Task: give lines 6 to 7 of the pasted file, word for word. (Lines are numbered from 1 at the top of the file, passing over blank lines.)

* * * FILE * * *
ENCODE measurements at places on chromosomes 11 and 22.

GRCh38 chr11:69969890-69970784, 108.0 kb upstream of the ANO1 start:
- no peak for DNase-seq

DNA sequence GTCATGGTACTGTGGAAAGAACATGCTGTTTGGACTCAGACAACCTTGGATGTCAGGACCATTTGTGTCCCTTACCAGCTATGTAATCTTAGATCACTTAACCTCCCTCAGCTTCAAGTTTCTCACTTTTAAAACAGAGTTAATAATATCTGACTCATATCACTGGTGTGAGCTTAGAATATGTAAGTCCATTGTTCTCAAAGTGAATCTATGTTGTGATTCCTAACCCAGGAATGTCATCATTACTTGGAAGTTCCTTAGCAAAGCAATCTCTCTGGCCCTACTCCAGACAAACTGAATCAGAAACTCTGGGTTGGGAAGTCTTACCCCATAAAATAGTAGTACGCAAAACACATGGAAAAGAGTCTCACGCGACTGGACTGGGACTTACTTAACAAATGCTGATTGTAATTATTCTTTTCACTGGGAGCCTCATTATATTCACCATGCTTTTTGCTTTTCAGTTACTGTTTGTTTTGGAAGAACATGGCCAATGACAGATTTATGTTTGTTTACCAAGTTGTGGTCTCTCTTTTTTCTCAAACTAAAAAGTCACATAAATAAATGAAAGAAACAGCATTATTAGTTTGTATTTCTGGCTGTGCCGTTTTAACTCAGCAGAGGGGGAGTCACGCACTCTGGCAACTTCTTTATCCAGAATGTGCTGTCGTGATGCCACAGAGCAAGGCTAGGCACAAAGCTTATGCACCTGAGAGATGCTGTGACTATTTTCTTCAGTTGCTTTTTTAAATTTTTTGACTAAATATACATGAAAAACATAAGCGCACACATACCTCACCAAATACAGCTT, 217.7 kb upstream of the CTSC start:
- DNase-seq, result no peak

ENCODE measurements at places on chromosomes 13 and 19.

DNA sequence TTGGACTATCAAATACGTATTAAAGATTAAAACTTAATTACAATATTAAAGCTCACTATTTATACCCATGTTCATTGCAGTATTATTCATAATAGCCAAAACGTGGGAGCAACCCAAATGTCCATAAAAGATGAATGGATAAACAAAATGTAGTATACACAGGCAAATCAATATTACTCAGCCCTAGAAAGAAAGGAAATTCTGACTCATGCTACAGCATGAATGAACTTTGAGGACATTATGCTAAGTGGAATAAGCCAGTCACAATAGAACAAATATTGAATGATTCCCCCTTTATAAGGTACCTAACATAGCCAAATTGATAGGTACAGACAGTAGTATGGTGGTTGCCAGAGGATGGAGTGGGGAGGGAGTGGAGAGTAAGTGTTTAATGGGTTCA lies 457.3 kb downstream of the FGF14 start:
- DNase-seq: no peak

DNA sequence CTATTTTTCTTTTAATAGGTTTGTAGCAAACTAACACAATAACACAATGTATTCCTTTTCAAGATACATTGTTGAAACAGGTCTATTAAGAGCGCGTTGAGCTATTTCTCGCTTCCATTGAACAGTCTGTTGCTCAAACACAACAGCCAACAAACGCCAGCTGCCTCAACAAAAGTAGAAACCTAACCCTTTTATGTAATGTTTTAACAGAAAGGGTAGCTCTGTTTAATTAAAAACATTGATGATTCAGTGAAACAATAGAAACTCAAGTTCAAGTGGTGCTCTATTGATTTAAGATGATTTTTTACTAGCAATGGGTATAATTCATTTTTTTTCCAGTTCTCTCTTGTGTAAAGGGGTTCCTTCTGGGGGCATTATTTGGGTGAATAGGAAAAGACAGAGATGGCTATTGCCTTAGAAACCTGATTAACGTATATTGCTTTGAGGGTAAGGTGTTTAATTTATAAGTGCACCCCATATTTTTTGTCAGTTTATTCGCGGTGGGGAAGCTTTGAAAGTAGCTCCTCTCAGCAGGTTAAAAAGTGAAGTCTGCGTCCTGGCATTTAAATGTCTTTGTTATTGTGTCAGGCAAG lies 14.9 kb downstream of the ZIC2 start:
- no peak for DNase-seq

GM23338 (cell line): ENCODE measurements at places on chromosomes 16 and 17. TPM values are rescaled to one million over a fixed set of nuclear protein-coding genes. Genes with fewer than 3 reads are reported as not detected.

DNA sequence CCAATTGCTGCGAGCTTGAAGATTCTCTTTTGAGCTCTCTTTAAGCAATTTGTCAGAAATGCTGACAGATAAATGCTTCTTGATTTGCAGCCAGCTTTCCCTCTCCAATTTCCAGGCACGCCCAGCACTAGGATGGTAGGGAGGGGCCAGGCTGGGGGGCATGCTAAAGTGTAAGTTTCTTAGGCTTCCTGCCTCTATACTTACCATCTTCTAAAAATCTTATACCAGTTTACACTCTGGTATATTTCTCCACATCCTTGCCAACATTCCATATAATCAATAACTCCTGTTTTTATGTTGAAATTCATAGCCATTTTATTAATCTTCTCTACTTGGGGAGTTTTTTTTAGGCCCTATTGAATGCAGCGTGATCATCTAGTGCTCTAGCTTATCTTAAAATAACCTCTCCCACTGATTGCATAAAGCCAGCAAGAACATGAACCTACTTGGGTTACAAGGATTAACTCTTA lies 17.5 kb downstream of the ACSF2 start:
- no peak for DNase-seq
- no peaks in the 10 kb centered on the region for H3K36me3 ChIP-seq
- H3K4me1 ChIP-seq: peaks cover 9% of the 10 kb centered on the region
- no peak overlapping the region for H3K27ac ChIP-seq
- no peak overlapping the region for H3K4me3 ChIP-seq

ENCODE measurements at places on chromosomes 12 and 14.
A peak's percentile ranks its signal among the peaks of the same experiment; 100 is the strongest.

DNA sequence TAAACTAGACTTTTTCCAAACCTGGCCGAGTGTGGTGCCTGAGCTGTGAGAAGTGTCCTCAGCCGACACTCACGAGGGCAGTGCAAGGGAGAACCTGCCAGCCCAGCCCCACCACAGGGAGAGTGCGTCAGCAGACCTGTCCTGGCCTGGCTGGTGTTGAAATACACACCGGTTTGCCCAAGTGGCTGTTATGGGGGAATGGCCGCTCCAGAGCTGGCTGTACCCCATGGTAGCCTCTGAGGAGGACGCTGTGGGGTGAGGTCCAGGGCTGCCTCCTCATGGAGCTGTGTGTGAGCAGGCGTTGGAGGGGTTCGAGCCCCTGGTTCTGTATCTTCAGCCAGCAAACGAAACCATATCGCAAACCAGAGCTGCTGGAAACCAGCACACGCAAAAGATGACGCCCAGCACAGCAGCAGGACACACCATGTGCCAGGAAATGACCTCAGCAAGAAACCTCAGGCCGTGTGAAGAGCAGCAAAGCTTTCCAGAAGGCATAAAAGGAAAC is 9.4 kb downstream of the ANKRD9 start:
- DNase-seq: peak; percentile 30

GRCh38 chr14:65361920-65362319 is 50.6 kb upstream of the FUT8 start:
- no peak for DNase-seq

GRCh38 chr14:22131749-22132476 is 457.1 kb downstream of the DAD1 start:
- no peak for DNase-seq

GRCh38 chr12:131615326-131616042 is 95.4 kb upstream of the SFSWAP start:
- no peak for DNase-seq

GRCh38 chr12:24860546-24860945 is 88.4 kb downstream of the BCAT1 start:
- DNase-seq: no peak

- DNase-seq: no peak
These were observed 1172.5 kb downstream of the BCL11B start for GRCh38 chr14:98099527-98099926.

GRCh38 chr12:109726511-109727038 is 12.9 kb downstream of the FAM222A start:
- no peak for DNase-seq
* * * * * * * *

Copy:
ENCODE measurements at places on chromosomes 13 and 19.

DNA sequence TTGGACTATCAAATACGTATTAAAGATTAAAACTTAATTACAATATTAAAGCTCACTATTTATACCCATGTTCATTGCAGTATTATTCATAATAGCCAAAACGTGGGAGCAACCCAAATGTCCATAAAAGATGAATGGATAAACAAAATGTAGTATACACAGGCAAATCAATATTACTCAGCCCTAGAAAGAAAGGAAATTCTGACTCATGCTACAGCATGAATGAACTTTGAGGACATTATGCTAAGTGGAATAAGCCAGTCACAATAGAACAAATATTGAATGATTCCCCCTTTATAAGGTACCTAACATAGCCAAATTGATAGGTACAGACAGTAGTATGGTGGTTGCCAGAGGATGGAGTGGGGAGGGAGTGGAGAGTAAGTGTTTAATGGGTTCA lies 457.3 kb downstream of the FGF14 start: